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I need to find the complexity of finding all the cycles in a undirected graph consisting of 50 nodes. Moreover, if the graph grows large, will the complexity be changed and what will be it if the network grows considerably large. In addition, if I find only few cycles then how do I find the complexity of finding few cycles in a graph.

Thanking you in Anticipation!

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If you know ahead of time that there are 50 nodes, then the complexity is O(1), since it requires only constant time to find all the cycles. TSP is constant-time too. :-) It is only when the size of the graph (or other input) is unbounded that the algorithmic complexity becomes an issue, and that complexity will not be changed as the graph grows larger, because it doesn't depend on the size of the input. The complexity only changes if you change algorithms. –  Jeffrey L Whitledge Oct 6 '10 at 15:06
    
Thanks for the answer. Actually I have an algorithm in which a sink node finds few cycles in an undirected graph by computing message paths or node ID's of all the nodes in the graph. For example, in a graph in which 10 cycles of different size are present, it finds only first five of them, So in that case what would be the complexity of the algorithm. –  Hassu Oct 6 '10 at 15:28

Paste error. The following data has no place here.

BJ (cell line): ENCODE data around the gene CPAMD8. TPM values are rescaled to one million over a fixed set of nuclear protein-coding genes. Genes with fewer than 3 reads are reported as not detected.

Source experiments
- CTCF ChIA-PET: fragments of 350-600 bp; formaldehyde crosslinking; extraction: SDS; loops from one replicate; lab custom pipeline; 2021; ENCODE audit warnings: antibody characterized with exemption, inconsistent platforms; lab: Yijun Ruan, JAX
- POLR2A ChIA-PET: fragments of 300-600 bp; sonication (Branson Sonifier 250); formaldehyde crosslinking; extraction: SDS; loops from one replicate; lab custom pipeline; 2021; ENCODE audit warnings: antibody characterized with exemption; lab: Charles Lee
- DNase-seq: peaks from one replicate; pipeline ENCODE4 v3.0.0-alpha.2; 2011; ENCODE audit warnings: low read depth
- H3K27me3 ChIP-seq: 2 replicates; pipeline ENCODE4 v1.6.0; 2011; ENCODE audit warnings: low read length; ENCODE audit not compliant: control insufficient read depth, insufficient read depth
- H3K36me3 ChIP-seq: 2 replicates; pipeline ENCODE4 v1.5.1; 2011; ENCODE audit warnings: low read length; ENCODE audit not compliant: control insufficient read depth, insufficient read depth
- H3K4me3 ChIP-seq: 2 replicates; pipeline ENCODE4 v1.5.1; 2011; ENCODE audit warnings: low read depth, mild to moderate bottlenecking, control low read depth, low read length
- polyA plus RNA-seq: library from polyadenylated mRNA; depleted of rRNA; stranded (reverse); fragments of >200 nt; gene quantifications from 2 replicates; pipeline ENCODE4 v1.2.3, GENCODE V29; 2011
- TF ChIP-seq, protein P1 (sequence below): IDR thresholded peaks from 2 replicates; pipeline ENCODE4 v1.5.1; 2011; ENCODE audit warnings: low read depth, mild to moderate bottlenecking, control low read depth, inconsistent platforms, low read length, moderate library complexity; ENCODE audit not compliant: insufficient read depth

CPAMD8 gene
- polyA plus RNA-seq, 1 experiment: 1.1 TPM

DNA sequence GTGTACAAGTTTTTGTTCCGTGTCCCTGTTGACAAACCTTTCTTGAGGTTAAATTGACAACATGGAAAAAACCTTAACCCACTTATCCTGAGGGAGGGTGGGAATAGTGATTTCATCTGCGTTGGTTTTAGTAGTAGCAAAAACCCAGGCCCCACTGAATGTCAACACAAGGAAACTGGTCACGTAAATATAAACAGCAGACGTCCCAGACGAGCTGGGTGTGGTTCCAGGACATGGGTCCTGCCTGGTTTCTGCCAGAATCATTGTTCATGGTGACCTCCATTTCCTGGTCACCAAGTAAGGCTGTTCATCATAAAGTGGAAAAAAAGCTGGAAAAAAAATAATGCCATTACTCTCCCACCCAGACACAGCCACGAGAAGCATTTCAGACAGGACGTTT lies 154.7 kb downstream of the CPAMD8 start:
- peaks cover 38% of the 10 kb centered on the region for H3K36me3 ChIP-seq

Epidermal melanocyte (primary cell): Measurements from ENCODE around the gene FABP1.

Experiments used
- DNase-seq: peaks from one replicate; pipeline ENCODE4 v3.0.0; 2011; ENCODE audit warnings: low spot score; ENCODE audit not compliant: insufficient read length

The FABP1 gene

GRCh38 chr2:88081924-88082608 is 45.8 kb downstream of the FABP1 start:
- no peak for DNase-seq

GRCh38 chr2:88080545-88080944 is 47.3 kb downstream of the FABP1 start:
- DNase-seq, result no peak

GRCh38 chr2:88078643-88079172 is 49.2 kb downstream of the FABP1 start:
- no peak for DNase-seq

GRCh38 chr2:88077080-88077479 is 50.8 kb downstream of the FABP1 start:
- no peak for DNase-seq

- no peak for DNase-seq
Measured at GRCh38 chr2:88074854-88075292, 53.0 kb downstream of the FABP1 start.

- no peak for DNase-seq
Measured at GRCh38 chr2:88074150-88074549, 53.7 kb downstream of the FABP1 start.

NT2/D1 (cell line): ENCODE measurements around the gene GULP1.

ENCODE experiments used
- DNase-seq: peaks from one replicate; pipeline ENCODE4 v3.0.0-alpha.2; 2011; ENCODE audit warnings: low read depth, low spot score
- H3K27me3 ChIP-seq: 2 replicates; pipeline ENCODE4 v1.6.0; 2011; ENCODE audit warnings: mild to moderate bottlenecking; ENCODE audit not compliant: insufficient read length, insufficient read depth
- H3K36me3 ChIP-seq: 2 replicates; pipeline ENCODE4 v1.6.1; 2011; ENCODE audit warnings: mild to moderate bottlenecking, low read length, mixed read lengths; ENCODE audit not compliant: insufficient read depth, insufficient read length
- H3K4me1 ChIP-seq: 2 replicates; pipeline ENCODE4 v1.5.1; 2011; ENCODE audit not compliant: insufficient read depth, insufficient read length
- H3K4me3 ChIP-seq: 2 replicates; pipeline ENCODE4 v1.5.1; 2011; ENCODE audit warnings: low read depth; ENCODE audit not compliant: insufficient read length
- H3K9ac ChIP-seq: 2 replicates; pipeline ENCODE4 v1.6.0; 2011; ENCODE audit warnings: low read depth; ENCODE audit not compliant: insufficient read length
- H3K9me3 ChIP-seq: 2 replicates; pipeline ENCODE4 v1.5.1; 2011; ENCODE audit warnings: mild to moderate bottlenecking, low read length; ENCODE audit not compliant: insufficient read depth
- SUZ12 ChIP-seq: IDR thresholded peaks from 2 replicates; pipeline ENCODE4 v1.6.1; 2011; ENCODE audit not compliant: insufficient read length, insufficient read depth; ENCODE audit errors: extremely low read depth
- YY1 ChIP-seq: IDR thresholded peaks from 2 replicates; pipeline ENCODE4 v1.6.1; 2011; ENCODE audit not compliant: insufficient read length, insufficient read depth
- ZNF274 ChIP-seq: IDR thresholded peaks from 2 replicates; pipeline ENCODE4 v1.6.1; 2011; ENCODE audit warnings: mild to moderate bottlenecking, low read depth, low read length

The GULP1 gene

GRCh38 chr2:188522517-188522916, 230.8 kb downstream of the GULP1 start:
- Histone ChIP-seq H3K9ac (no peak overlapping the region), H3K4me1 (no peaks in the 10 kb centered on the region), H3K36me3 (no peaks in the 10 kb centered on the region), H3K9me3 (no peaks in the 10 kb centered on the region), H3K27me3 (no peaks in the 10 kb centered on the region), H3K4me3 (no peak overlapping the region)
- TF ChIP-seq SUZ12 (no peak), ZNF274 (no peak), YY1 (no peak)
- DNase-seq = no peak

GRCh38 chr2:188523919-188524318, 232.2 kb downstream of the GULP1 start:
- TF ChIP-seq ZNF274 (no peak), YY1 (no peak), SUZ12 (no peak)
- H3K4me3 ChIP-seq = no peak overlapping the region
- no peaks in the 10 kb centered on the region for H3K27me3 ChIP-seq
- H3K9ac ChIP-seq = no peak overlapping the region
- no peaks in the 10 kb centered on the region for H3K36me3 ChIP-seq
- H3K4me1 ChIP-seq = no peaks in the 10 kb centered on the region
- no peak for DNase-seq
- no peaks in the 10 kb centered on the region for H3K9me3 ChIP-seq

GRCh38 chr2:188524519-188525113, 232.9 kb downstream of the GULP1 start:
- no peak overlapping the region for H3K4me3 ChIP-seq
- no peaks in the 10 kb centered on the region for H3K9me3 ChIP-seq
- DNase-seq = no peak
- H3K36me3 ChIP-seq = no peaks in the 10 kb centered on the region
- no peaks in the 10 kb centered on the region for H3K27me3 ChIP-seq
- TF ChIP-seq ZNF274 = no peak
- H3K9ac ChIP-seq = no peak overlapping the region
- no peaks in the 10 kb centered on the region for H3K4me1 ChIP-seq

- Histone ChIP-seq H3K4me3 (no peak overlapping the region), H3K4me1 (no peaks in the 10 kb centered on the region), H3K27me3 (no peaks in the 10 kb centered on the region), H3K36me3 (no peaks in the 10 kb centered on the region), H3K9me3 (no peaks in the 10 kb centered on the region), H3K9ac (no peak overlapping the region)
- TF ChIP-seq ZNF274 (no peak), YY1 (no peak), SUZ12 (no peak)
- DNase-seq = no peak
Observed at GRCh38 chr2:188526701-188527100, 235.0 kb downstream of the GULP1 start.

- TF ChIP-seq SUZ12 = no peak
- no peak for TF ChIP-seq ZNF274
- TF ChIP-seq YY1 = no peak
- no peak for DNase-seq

possible duplicate of stackoverflow.com/questions/526331/… –  Damian Schenkelman Oct 25 '10 at 0:53

2 Answers 2

Using depth-first search and proactive marking of nodes, you can find cycles simply by noticing any time that you run into a marked node in your search.

This is an O(V+E) approach, I believe, where V is the number of vertices or nodes and E is the number of edges or connections.

If you put the nodes in a particular branch on a stack, you can also easily determine the cycle path. Just make sure to pop a node out each time you backtrack.

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A given graph can have exponential number of cycles (in the size of graph). Consider a bipartite graph where vi is connected to wi+1 % n and wi is connected to vi+1%n.

So unless you have specific kind of graphs, there is no hope for polynomial time solutions. A solution that runs in exponential time is very easy to build. Consider all permutations of vertices, see if that ordering results in a cycle.

Of course, in practical terms you can come up with solutions that are much faster than that.

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